Jason Rezaian appeared Monday in Iranian court, where he defended himself against espionage and other charges that could lead to 20 years in prison. The trial is closed — a request from The Washington Post to send a representative has not garnered a reply. The judge is a hardliner who has gained notoriety for imposing death sentences. The most minimum standards of due process have not been respected — Rezaian is being held largely incommunicado; he is interrogated without counsel, as he was again Monday; he receives inadequate medical care; and he was denied bail granted to other defendants (including his wife), who was arrested along with him.
But of all the stunning facts surrounding Rezaian’s imprisonment, the most disturbing is the most obvious: Rezaian is a correspondent for The Washington Post. Until fairly recently correspondents for major international media organizations — especially US outlets — held a status akin to diplomats. Repressive governments might bar them entry or expel them for the least infraction, but they wouldn’t jail them or physically mistreat them for fear of the negative impact such actions would have. In fact, Rezaian’s case is unprecedented. He has been jailed longer than any US correspondent, according to a detailed review of Committee to Protect Journalists records dating back to 1992.
International correspondents are a breed apart. When they were the dominant force of foreign reporting, this system concentrated power in a relatively small group of elite journalists who often moved in the same circles and echoed each other’s reporting. But it also had its benefits, because this group could use its privileged status to obtain access, go places, and say things that would be too dangerous for local journalists.
In some circumstances the untouchability of international correspondents increased safety for local reporters. When I was a freelancer in Mexico in the 1990s, local journalists would sometimes give away scoops to foreign correspondents because the information was too dangerous for them to publish in the domestic press. Once the news ran in the international media, local journalists could cite it without consequence, attributing to the foreign press the facts that they themselves unearthed.
International correspondents were also rarely targeted by violent forces within the societies they covered. Even many militant groups courted international journalists because the tightly controlled domestic media was closed to them. The international press was their only means of communicating with the public.
But the calculus changed dramatically with the kidnapping and execution of Wall Street Journal reporter Daniel Pearl in Pakistan in late 2001, and it has been reinforced by the recent executions of journalists in Syria.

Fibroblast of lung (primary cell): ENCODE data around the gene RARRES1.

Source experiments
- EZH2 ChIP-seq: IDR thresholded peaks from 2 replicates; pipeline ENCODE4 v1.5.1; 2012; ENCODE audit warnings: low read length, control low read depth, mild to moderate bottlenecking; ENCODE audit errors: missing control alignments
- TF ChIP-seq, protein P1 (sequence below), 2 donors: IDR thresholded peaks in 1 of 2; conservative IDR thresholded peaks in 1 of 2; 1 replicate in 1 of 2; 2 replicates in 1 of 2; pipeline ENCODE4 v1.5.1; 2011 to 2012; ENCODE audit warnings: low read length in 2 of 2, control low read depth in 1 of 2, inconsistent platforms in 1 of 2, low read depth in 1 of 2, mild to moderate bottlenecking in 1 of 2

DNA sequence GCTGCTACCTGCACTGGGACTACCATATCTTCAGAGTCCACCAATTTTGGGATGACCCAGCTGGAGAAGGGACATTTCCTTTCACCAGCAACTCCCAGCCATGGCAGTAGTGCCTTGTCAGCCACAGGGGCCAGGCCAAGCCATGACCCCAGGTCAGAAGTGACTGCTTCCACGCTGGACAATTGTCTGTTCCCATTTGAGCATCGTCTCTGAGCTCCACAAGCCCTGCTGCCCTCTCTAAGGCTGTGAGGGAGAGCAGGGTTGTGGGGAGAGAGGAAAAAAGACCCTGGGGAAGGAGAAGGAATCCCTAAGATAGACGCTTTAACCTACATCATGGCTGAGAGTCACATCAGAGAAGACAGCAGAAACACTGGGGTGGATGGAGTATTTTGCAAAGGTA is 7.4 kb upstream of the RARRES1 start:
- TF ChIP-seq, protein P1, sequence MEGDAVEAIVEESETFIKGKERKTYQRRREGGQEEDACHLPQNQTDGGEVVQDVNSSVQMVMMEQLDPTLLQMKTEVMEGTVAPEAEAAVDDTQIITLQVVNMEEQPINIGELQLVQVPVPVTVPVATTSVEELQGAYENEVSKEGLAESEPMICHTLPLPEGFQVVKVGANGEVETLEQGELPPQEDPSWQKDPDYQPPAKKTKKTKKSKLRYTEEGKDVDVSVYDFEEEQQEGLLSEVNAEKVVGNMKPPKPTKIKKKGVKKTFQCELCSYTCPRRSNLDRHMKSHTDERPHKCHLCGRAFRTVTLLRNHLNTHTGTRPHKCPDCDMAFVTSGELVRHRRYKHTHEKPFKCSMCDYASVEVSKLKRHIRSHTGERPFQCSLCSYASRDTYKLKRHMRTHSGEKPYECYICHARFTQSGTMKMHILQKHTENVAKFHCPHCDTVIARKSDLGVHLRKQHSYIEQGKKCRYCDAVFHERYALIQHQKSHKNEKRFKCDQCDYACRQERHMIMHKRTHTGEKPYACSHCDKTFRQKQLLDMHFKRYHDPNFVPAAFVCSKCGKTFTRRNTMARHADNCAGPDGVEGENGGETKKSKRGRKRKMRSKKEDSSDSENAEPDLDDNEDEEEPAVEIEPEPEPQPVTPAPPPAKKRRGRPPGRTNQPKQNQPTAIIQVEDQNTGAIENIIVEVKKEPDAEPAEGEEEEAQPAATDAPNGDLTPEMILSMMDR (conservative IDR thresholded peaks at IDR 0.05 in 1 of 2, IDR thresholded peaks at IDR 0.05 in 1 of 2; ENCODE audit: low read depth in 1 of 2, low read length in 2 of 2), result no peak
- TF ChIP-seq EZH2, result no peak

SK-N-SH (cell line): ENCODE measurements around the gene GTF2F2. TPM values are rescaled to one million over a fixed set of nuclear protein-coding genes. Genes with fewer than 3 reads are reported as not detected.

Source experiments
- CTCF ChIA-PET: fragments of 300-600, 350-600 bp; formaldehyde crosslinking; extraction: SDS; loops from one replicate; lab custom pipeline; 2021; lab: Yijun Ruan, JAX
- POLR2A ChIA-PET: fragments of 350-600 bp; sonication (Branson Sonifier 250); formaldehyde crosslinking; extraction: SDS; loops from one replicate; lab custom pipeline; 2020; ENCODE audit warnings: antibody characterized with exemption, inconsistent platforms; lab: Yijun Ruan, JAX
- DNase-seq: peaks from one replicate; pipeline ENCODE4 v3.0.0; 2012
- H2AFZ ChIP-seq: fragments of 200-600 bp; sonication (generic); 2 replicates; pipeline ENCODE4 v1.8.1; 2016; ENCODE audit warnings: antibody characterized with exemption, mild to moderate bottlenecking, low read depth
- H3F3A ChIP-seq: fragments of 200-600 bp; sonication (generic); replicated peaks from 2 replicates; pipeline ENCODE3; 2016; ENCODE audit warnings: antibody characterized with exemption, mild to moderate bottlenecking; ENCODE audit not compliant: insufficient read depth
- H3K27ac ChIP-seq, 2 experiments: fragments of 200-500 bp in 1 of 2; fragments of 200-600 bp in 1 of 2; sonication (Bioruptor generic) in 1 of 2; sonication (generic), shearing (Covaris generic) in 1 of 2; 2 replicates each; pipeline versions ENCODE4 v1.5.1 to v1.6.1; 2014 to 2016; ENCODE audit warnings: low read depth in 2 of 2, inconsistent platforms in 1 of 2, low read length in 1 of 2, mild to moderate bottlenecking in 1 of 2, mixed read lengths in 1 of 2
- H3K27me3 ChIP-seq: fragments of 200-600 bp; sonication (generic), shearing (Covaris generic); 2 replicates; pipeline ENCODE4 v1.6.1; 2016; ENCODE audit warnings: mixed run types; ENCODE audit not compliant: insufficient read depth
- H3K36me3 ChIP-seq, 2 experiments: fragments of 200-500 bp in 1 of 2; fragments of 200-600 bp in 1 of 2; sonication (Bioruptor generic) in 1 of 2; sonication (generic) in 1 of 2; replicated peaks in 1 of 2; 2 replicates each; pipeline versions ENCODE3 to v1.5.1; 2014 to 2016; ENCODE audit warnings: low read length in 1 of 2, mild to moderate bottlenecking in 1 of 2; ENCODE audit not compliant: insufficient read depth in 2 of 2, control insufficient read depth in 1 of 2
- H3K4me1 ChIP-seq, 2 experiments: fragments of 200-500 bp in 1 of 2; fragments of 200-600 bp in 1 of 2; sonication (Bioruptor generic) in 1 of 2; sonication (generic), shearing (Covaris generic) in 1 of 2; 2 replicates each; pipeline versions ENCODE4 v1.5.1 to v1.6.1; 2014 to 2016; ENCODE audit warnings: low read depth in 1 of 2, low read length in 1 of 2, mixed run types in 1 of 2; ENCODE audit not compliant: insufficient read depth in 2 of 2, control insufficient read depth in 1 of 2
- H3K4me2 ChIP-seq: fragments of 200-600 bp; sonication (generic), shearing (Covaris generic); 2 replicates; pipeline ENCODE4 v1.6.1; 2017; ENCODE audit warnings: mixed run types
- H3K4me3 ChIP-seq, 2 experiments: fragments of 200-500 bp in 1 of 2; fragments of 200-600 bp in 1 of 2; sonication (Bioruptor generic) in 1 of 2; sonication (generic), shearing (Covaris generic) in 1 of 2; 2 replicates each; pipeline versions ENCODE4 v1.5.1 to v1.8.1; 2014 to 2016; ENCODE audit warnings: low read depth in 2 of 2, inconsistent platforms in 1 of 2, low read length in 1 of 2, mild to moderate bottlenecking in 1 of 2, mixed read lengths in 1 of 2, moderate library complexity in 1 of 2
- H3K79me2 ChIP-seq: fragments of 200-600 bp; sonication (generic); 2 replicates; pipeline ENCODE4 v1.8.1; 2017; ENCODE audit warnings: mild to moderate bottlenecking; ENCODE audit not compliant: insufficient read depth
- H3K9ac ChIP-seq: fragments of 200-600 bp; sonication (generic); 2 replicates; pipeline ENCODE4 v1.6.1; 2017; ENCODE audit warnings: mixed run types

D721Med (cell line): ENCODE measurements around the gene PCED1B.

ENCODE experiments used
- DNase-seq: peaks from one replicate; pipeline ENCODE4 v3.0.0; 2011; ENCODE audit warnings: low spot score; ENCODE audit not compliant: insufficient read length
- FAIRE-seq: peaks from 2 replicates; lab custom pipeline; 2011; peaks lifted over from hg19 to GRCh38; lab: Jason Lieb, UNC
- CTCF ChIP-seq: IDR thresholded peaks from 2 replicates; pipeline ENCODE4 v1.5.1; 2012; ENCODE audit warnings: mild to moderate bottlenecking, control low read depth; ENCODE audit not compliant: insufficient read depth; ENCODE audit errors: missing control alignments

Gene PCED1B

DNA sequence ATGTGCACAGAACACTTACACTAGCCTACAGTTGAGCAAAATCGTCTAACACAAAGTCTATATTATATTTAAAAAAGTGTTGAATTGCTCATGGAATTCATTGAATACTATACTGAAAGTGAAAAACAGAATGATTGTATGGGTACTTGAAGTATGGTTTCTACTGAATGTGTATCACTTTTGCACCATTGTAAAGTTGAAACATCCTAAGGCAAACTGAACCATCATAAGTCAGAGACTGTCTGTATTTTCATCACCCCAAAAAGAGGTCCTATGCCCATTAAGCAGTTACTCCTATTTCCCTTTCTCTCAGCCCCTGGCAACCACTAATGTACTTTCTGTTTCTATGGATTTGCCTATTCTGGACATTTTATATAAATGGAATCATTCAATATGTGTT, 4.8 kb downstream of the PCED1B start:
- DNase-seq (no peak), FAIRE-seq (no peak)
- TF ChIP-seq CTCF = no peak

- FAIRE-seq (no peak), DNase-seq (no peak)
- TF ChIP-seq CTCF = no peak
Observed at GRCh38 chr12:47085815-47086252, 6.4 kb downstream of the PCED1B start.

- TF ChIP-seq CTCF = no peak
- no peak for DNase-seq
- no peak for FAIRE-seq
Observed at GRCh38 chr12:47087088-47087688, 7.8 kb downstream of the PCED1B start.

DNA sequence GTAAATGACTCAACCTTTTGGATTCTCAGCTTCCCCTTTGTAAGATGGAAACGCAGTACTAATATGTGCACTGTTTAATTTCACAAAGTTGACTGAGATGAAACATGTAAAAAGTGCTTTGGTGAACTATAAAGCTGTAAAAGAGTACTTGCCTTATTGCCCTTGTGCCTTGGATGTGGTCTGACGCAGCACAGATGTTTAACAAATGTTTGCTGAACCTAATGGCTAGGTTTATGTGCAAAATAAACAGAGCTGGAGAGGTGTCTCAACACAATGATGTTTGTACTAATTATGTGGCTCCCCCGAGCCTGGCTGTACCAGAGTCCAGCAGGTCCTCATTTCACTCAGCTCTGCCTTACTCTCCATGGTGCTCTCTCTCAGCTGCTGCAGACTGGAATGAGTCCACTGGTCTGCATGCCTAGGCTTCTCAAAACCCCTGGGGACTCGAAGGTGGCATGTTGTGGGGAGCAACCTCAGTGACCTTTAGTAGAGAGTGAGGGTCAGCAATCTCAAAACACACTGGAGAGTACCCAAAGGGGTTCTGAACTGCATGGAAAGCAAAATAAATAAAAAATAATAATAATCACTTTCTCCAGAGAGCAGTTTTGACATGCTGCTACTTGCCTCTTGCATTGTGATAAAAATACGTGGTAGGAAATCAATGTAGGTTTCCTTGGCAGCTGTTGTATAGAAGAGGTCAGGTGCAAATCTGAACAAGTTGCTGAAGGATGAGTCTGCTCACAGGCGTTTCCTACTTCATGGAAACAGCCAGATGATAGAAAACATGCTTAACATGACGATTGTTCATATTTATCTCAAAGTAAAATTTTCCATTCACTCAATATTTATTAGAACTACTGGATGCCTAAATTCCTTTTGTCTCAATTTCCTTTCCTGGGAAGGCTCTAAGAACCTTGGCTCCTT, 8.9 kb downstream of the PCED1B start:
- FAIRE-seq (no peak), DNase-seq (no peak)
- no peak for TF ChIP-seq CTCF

The Rezaian case, and several others, show that repressive governments are recalibrating the benefits and consequences of jailing foreign journalists. Egypt imprisoned three Al Jazeera journalists for over a year on terrorism charges, for example, and two Swedish freelancers were jailed by Ethiopia after they were captured while embedded with separatist rebels.
Iran, of course, has not shied away from jailing international journalists, especially those like Rezaian who are dual Iranian nationals. Freelancer Roxana Saberi was jailed for several months in 2009, as was Newsweek correspondent Maziar Bahari, whose ordeal was documented in the Jon Stewart-directed movie Rosewater, released last year. (As is always the case, local journalists have it even worse. Around 30 journalists are currently jailed in Iran, according to CPJ research.)
Washington Post foreign editor Douglas Jehl told me by phone that what was once a shield for journalists has become a lure. “There was an operational assumption that the nature of journalism, and the benefit we provide as a tool for communication, would benefit all actors in a dispute and would convey insulation if not immunity. I began to reconsider those assumptions in the Jason case, and in Egypt, and with the executions in Syria. Journalists today are being targeted because they are journalists.”
Why are foreign governments more willing to jail international journalists? For the same reason that Islamic State is murdering them. It was their value as conduits to the global public that kept foreign correspondents safe. But the information revolution that has empowered average citizens has vastly diminished the power of this elite group. Today, there are many alternative ways to get your message to the world. Some governments are now willing to pay the price of jailing an international journalist in order to extract political concessions or suppress damaging information.
Rezaian’s case may be an example. Many Iranian analysts believe Rezaian’s imprisonment is being orchestrated by hardline elements in Iran so they can use his incarceration to scuttle any possible nuclear deal with which they disagree.
This possibility greatly complicates The Washington Post’s response, because campaigning could actually strengthen the hardliner’s gambit by making Rezaian more valuable as a “judicial hostage.” But to its credit, the Post has become increasingly direct and vocal in making the public case. “Iran is making a statement about its values in its disgraceful treatment of our colleague, and it can only horrify the world community,” noted Post Executive Editor Martin Baron in a recent statement.
For Rezaian’s sake, as well as for that of every single international correspondent working in dangerous conditions around the world, we should hope that the Post’s efforts succeed. Foreign correspondents once worried about stepping on a landmine or being expelled and today worry about being beheaded or jailed on charges of espionage. If that’s the risk, it’s our job to at least ensure that there will be some consequence for their mistreatment.
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